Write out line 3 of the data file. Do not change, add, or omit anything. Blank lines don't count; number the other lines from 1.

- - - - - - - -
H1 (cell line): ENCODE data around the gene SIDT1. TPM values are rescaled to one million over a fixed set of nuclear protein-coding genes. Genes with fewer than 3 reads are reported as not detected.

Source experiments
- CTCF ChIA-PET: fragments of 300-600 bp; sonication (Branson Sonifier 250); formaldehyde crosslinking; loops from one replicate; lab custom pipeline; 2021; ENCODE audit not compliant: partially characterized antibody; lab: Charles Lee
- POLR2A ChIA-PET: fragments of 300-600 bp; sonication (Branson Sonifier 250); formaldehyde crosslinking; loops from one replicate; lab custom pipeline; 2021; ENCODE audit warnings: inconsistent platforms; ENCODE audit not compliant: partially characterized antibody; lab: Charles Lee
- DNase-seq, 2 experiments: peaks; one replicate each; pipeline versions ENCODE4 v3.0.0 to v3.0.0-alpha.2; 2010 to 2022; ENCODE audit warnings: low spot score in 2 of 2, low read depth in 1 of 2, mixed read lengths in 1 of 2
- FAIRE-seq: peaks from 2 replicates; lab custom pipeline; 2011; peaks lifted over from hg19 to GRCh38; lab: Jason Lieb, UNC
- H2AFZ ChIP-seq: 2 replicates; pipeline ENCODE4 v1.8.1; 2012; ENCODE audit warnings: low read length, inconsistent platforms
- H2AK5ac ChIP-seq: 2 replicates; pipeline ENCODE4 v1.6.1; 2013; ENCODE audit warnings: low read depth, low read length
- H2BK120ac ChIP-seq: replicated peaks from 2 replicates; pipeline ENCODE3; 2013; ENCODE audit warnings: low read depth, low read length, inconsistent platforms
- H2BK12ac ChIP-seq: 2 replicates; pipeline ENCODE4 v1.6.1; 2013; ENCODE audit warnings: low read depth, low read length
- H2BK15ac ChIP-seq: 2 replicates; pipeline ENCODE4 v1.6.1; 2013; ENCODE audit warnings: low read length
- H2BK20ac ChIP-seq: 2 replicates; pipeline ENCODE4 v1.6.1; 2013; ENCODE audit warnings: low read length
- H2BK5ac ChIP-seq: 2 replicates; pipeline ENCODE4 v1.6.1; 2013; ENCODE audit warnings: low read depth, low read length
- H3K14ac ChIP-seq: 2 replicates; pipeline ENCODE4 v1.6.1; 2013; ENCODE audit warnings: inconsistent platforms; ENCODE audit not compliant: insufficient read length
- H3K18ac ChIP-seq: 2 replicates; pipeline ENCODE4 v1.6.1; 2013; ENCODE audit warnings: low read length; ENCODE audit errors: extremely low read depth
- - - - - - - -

- CTCF ChIA-PET: fragments of 300-600 bp; sonication (Branson Sonifier 250); formaldehyde crosslinking; loops from one replicate; lab custom pipeline; 2021; ENCODE audit not compliant: partially characterized antibody; lab: Charles Lee